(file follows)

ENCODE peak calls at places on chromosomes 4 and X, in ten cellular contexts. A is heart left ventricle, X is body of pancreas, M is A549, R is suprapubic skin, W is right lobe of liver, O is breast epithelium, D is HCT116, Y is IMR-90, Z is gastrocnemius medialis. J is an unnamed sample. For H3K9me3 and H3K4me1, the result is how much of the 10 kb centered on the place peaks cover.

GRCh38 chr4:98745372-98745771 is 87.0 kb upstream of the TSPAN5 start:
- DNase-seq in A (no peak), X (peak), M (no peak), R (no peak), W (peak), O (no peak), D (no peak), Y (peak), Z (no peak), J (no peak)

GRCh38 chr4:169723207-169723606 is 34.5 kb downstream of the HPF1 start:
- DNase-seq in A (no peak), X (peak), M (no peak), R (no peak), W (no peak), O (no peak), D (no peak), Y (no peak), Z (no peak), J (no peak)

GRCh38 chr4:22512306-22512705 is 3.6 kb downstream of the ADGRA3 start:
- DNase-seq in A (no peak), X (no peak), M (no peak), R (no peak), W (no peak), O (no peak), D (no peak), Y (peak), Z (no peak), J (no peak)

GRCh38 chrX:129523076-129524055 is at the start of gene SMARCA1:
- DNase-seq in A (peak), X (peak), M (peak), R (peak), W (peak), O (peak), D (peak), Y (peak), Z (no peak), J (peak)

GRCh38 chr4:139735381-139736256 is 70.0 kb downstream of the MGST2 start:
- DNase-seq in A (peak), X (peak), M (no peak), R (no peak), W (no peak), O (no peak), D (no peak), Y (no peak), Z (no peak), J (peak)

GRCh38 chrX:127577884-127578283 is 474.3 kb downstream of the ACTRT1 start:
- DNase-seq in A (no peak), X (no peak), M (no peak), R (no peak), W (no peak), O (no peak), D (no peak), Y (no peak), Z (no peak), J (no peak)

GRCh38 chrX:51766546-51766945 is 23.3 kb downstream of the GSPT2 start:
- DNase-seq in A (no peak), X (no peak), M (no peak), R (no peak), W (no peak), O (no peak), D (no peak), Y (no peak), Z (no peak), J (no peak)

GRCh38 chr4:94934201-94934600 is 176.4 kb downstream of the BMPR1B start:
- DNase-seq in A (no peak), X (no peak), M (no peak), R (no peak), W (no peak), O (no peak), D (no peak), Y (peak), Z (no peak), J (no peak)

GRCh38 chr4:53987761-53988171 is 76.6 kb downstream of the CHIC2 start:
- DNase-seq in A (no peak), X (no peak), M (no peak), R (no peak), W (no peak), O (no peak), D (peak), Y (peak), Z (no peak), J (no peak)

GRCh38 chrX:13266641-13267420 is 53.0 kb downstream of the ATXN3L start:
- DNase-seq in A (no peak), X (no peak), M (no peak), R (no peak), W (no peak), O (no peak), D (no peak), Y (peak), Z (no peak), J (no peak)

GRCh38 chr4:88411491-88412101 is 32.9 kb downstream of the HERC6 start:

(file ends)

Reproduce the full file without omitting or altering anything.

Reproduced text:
ENCODE peak calls at places on chromosomes 4 and X, in ten cellular contexts. A is heart left ventricle, X is body of pancreas, M is A549, R is suprapubic skin, W is right lobe of liver, O is breast epithelium, D is HCT116, Y is IMR-90, Z is gastrocnemius medialis. J is an unnamed sample. For H3K9me3 and H3K4me1, the result is how much of the 10 kb centered on the place peaks cover.

GRCh38 chr4:98745372-98745771 is 87.0 kb upstream of the TSPAN5 start:
- DNase-seq in A (no peak), X (peak), M (no peak), R (no peak), W (peak), O (no peak), D (no peak), Y (peak), Z (no peak), J (no peak)

GRCh38 chr4:169723207-169723606 is 34.5 kb downstream of the HPF1 start:
- DNase-seq in A (no peak), X (peak), M (no peak), R (no peak), W (no peak), O (no peak), D (no peak), Y (no peak), Z (no peak), J (no peak)

GRCh38 chr4:22512306-22512705 is 3.6 kb downstream of the ADGRA3 start:
- DNase-seq in A (no peak), X (no peak), M (no peak), R (no peak), W (no peak), O (no peak), D (no peak), Y (peak), Z (no peak), J (no peak)

GRCh38 chrX:129523076-129524055 is at the start of gene SMARCA1:
- DNase-seq in A (peak), X (peak), M (peak), R (peak), W (peak), O (peak), D (peak), Y (peak), Z (no peak), J (peak)

GRCh38 chr4:139735381-139736256 is 70.0 kb downstream of the MGST2 start:
- DNase-seq in A (peak), X (peak), M (no peak), R (no peak), W (no peak), O (no peak), D (no peak), Y (no peak), Z (no peak), J (peak)

GRCh38 chrX:127577884-127578283 is 474.3 kb downstream of the ACTRT1 start:
- DNase-seq in A (no peak), X (no peak), M (no peak), R (no peak), W (no peak), O (no peak), D (no peak), Y (no peak), Z (no peak), J (no peak)

GRCh38 chrX:51766546-51766945 is 23.3 kb downstream of the GSPT2 start:
- DNase-seq in A (no peak), X (no peak), M (no peak), R (no peak), W (no peak), O (no peak), D (no peak), Y (no peak), Z (no peak), J (no peak)

GRCh38 chr4:94934201-94934600 is 176.4 kb downstream of the BMPR1B start:
- DNase-seq in A (no peak), X (no peak), M (no peak), R (no peak), W (no peak), O (no peak), D (no peak), Y (peak), Z (no peak), J (no peak)

GRCh38 chr4:53987761-53988171 is 76.6 kb downstream of the CHIC2 start:
- DNase-seq in A (no peak), X (no peak), M (no peak), R (no peak), W (no peak), O (no peak), D (peak), Y (peak), Z (no peak), J (no peak)

GRCh38 chrX:13266641-13267420 is 53.0 kb downstream of the ATXN3L start:
- DNase-seq in A (no peak), X (no peak), M (no peak), R (no peak), W (no peak), O (no peak), D (no peak), Y (peak), Z (no peak), J (no peak)

GRCh38 chr4:88411491-88412101 is 32.9 kb downstream of the HERC6 start: